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Vitamin lipid nanoparticles enable adoptive macrophage transfer for the treatment of multidrug-resistant bacterial sepsis

An Author Correction to this article was published on 28 April 2020

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Sepsis, a condition caused by severe infections, affects more than 30 million people worldwide every year and remains the leading cause of death in hospitals1,2. Moreover, antimicrobial resistance has become an additional challenge in the treatment of sepsis3, and thus, alternative therapeutic approaches are urgently needed2,3. Here, we show that adoptive transfer of macrophages containing antimicrobial peptides linked to cathepsin B in the lysosomes (MACs) can be applied for the treatment of multidrug-resistant bacteria-induced sepsis in mice with immunosuppression. The MACs are constructed by transfection of vitamin C lipid nanoparticles that deliver antimicrobial peptide and cathepsin B (AMP-CatB) mRNA. The vitamin C lipid nanoparticles allow the specific accumulation of AMP-CatB in macrophage lysosomes, which is the key location for bactericidal activities. Our results demonstrate that adoptive MAC transfer leads to the elimination of multidrug-resistant bacteria, including Staphylococcus aureus and Escherichia coli, leading to the complete recovery of immunocompromised septic mice. Our work provides an alternative strategy for overcoming multidrug-resistant bacteria-induced sepsis and opens up possibilities for the development of nanoparticle-enabled cell therapy for infectious diseases.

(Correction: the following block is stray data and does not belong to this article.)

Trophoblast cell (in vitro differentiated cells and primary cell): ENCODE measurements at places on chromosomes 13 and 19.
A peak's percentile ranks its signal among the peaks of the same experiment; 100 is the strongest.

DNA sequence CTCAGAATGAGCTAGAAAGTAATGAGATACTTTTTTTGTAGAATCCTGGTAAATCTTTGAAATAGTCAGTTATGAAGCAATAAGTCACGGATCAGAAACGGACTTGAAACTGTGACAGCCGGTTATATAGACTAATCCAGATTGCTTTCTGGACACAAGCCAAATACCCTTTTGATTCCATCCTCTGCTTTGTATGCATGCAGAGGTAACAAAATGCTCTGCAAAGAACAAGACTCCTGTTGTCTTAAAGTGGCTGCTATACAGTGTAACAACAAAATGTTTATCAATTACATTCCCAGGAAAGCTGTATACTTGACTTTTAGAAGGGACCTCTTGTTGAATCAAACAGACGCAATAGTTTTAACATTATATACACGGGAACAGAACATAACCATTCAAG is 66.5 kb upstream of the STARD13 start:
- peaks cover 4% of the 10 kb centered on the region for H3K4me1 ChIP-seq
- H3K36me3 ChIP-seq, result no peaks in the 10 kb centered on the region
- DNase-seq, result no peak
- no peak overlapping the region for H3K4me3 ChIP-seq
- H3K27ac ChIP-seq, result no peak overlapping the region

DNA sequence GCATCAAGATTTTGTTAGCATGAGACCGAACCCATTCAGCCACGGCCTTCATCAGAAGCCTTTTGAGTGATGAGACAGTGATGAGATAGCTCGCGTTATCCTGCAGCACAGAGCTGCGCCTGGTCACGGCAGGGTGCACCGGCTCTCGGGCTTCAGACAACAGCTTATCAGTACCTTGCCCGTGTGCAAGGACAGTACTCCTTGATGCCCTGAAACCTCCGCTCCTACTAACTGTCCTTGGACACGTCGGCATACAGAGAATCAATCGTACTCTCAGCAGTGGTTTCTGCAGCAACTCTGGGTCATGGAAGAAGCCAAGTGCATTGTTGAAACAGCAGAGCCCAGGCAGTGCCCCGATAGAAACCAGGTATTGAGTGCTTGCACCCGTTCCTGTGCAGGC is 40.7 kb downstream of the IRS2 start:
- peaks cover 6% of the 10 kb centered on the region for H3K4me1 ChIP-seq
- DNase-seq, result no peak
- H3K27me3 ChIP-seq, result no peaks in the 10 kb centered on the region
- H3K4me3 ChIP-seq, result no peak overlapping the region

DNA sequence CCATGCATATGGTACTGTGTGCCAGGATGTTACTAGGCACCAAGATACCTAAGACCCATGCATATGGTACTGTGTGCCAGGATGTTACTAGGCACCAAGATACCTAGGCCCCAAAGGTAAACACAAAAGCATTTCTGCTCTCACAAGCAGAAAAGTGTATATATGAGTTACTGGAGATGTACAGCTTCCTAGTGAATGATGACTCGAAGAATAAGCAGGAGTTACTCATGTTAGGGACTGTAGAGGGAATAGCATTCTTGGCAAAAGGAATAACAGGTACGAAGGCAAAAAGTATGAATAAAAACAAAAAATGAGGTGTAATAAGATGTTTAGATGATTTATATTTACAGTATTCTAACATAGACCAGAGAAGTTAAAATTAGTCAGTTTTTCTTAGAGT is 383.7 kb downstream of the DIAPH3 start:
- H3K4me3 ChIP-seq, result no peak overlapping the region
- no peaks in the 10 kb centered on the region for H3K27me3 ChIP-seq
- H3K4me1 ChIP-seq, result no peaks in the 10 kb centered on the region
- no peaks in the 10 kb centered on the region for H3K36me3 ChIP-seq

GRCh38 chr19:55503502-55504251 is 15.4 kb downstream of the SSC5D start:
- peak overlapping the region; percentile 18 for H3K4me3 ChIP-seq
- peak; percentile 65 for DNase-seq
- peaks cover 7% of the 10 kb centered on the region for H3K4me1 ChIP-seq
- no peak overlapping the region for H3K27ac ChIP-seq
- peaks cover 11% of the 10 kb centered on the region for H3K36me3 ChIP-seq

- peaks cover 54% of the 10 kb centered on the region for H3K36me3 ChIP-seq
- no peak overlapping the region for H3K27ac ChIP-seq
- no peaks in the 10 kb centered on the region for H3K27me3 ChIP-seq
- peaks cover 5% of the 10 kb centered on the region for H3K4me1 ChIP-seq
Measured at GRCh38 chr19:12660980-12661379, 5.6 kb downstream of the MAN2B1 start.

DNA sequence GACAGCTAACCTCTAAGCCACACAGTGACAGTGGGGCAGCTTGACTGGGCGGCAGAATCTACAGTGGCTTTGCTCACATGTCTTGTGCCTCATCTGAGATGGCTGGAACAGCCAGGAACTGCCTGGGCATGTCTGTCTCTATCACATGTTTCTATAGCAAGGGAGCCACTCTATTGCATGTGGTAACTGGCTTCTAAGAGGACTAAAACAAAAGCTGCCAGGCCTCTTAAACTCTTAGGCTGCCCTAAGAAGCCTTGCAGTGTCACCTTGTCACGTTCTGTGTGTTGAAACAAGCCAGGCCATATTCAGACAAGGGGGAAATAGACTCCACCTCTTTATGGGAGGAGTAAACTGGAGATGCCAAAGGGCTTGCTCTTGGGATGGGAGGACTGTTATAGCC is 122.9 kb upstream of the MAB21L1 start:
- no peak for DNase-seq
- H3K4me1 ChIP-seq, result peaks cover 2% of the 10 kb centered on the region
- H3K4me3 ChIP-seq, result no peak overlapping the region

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Fig. 1: Schematic illustration of adoptive macrophage transfer and chemical structures of the vitamin-derived lipids.
Fig. 2: Screening, optimization and characterization of VLNPs.
Fig. 3: Therapeutic effects of MAC-RAWs in MDRSA-induced sepsis mice with immunosuppression.
Fig. 4: Therapeutic effects of MAC-BMDMs in sepsis mice induced with mixed MDR bacteria (Staphylococcus aureus and E. coli) with immunosuppression.

Data availability

The data that support the plots within this paper and other findings of this study are available from the corresponding author upon reasonable request.

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We acknowledge the use of the core facility provided by the Campus Microscopy & Imaging Facility at Ohio State University. X.Z. acknowledges support from Fundamental Research Funds for the Central Universities (No. DUT18RC(3)027). Y.D. acknowledges support from National Institutes of Health (NIH) through the Maximizing Investigators’ Research Award R35GM119679 of the National Institute of General Medical Sciences as well as the start-up fund from the College of Pharmacy at Ohio State University.

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Authors and Affiliations



X.H. and X.Z. conceived and designed the experiments. X.H. and X.Z. performed the experiments and wrote the paper. W.Z. contributed to animal and live-cell imaging. C. Zeng prepared the mRNA. B.D. and D.W.M. contributed to the Cryo-TEM imaging. S.D. and W.L. contributed to the animal experiments. C. Zhang contributed to flow cytometry assays. Y.D. conceived and supervised the project and wrote the paper. The final manuscript was edited and approved by all authors.

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Correspondence to Yizhou Dong.

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Peer review information Nature Nanotechnology thanks Timothy Foster, Anthony Gordon and Liangfang Zhang for their contribution to the peer review of this work.

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Hou, X., Zhang, X., Zhao, W. et al. Vitamin lipid nanoparticles enable adoptive macrophage transfer for the treatment of multidrug-resistant bacterial sepsis. Nat. Nanotechnol. 15, 41–46 (2020).

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